- Hunter Biden’s art will go on sale in New York this fall with works costing up to $500,000.
- The White House, fearing ethical issues, has reached an agreement with the gallery, the Washington Post reported.
- The identity of bidders will be kept secret and suspicious bids will be ignored, The Post said.
The White House has brokered a deal to shield itself from accusations of ethical disputes in the upcoming sale of Hunter Biden’s artwork, according to the Washington Post.
Hunter Biden, the 51-year-old second son of President Joe Biden, will have his art exhibited and auctioned at Georges Bergès Gallery in New York this fall.
Bergès, who represents Hunter Biden, told Art News last month that asking prices will range from $75,000 to $500,000.
Washington Post National Correspondent Annie Gowen posted an image on Twitter showing a coin with an asking price of $500,000.
—Annie Gowen (@anniegowen) July 8, 2021
Other images are displayed on Biden’s artist page on the Georges Bergès gallery website.
According to The Post, White House officials feared the sales would raise ethical issues for Biden and were taking steps to mitigate the risks.
The outlet said officials had quietly asked Bergès to reject any suspicious offers or ones that far exceed asking prices.
The Post said the identities of the bidders would also remain secret, and if a buyer’s identity were to become public, the White House could warn officials not to engage with the person at all to avoid any claims of preferential treatment.
Biden has previously pledged to maintain “an absolute wall” between the US government and his family’s business interests, and said no family member would get an official role.
Insider has reached out to the White House for comment.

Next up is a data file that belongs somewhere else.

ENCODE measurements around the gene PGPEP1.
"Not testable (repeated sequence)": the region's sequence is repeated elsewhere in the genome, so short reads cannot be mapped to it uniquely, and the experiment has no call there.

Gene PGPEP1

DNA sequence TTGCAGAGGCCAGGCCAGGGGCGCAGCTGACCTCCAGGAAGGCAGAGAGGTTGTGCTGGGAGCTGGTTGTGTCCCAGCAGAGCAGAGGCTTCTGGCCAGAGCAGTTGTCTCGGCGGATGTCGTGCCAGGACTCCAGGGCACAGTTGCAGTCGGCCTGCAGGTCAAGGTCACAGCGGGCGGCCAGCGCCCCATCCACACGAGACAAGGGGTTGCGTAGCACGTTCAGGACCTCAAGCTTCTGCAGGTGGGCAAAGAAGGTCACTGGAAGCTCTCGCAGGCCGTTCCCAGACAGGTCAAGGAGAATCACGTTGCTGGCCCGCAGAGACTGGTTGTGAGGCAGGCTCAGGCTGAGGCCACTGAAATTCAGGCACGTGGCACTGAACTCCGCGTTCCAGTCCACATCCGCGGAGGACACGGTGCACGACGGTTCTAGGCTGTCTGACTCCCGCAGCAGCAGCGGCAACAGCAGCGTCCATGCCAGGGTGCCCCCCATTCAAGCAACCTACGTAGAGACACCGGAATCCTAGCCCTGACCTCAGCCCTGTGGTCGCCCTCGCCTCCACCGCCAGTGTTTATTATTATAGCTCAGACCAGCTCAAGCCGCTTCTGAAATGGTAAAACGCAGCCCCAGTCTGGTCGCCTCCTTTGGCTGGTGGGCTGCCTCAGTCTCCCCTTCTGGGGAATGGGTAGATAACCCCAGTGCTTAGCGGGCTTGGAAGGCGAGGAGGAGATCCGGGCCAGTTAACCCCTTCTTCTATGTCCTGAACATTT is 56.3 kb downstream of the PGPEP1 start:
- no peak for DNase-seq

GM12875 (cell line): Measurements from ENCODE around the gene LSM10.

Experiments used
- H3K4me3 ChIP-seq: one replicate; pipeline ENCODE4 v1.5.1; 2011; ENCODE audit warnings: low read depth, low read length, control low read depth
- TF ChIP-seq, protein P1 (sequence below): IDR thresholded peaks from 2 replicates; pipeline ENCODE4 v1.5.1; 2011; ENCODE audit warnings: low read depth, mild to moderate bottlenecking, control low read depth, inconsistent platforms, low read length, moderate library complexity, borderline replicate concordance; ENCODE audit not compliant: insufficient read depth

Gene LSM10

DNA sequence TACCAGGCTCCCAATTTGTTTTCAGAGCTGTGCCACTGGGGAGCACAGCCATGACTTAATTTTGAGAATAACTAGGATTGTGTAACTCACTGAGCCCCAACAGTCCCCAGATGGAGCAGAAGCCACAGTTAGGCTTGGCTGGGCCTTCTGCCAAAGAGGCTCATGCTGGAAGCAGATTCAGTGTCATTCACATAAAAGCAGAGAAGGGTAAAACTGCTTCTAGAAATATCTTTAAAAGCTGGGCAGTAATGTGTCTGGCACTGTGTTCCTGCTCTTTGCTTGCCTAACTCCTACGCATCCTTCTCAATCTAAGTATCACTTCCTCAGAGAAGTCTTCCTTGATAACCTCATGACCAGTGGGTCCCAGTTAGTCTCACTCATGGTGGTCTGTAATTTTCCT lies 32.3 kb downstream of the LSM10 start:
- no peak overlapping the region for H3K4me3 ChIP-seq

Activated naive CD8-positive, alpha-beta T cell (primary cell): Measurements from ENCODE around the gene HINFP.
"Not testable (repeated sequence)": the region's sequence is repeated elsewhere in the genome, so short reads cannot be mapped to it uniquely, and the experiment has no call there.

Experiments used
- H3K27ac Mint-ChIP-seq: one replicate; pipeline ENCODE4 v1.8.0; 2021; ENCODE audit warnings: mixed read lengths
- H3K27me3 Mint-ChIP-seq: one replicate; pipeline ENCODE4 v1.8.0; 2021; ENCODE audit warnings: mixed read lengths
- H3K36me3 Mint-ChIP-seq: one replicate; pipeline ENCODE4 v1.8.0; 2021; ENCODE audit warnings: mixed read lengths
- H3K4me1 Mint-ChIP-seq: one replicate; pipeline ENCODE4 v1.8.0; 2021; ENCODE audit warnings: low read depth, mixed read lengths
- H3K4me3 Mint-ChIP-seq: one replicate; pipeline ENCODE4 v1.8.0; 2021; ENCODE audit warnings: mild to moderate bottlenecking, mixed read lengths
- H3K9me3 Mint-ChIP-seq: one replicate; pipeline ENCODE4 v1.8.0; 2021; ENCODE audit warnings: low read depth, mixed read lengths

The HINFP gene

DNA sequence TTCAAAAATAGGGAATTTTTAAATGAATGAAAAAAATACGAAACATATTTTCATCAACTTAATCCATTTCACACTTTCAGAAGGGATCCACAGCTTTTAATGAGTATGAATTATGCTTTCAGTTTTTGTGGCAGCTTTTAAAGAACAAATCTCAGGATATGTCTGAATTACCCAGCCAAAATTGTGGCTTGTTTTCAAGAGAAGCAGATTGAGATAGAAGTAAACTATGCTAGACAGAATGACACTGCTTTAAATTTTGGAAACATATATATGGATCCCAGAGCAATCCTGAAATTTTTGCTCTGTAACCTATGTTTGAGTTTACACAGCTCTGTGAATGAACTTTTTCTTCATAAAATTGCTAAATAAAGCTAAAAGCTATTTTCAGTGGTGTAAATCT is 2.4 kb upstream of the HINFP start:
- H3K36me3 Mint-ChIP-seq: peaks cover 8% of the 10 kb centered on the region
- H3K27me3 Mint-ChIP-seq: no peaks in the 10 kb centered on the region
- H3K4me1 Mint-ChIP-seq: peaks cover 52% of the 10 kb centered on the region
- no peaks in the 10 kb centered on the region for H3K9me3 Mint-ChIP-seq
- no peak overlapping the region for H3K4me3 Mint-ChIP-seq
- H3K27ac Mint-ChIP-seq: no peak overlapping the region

Despite the measures, critics of the arrangement say the sale is still a problem.
“This is all a very bad idea,” Richard Painter, President George W. Bush’s chief ethics counsel, told The Post.
“The first reaction a lot of people are going to have is that he’s capitalizing on being the son of a president and wants people to give him a lot of money. I mean, those are awfully high prices. “
Walter Shaub, who headed the Office of Government Ethics from 2013 to 2017, told the Post, “Because we don’t know who is paying for this art and we don’t know for sure that [Hunter Biden] knows, we have no way of controlling whether people buy into the White House.”
Hunter Biden told Art News last month that in his art he hopes to convey “universal truth.”
“The universal truth is that everything is connected and there is something that goes far beyond our five senses and connects us all,” he said.
“I don’t paint from emotion or feeling, both of which I think are very fleeting.”
According to the George Bèrges gallery, Hunter Biden “was a lifelong artist who dedicated his artistic career to both the written and the visual arts”.
“Biden’s paintings range from photographic mix-media to abstract works on canvas, yupo paper, wood, and metal.”